The Christmas wreath is another tradition that has been around for a long time and was initially created from fresh evergreens. Since evergreens are green year-round, they were the obvious choice during the winter months. The word 'wreath' is derived from an English word meaning to twist, such as in a circle.
In ancient Rome, people used decorative wreaths as a sign of victory and celebration. the custom of hanging a wreath on the front door of your home probably came from this practice. At Christmas, the wreath is symbolic of Christian immortality. ... Red symbolizes the blood that Jesus shed at his crucifixion.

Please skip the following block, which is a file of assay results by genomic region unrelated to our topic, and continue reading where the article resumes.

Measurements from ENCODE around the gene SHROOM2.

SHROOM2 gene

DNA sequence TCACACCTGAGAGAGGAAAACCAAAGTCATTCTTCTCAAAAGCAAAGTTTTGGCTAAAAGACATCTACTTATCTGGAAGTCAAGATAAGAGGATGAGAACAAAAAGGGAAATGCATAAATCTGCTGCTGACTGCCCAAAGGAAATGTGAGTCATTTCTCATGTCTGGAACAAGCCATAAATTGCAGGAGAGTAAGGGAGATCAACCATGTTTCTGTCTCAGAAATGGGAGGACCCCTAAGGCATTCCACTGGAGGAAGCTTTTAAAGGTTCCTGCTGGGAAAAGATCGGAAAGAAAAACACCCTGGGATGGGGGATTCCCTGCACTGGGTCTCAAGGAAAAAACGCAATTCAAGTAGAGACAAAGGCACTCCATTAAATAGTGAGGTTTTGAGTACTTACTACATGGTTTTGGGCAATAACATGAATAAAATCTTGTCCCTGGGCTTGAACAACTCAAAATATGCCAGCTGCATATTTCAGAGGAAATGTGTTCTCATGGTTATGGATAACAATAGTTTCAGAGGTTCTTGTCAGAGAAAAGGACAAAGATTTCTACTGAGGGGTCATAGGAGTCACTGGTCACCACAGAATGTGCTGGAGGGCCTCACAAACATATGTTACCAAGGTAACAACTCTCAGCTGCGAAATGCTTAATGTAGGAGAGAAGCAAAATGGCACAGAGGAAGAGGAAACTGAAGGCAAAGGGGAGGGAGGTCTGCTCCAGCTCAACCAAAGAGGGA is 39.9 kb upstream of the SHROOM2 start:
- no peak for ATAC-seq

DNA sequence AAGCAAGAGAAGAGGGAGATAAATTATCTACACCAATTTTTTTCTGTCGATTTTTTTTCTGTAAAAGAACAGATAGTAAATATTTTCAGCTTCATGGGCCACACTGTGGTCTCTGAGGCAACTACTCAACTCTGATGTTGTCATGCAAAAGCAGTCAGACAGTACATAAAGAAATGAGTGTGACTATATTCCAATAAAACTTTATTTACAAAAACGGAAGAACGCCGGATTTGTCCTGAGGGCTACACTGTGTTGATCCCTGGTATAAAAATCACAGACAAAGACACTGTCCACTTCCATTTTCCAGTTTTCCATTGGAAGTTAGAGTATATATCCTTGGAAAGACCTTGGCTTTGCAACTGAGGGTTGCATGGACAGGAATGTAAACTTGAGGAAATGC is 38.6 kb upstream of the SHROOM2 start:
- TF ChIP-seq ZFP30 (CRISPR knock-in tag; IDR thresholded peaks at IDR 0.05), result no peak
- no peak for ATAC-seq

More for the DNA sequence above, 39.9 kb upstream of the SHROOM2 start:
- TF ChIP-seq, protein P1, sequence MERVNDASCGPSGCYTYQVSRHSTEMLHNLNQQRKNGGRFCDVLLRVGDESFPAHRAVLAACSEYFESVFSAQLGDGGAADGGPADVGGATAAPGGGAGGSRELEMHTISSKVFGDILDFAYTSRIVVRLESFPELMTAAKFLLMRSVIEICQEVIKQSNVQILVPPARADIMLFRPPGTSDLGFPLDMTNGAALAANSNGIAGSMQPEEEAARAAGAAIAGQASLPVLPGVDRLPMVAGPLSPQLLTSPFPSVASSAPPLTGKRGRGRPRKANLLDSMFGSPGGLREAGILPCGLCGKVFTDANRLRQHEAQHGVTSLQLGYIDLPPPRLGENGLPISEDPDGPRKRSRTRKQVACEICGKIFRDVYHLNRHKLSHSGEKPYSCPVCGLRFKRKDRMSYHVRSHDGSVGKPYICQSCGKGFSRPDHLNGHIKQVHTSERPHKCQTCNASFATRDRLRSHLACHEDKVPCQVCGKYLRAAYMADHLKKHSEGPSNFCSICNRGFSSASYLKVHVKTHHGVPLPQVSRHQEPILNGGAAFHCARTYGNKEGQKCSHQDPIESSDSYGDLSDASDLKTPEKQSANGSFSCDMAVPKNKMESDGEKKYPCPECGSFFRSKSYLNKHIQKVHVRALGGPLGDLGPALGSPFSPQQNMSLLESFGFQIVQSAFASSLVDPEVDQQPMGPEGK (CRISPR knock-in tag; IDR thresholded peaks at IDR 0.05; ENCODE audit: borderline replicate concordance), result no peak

In Christianity, the Christmas wreath was used to symbolize Christ. The circular shape, with no beginning or end, represents eternity or life never ending. The wreaths were typically decorated with four candles, three on the exterior and one in the middle. The middle candle was lit on Christmas Eve to symbolize the arrival of the Light of the World - Jesus Christ. A tradition began in the early 19th century to lay evergreens shaped into wreaths or crosses on graves to honor the dead. Family members would bring them home to use as part of their Christmas decorations during the holiday season.
At Christmastime, it only makes sense to combine two of the most symbolic icons together, giving wreaths as gifts.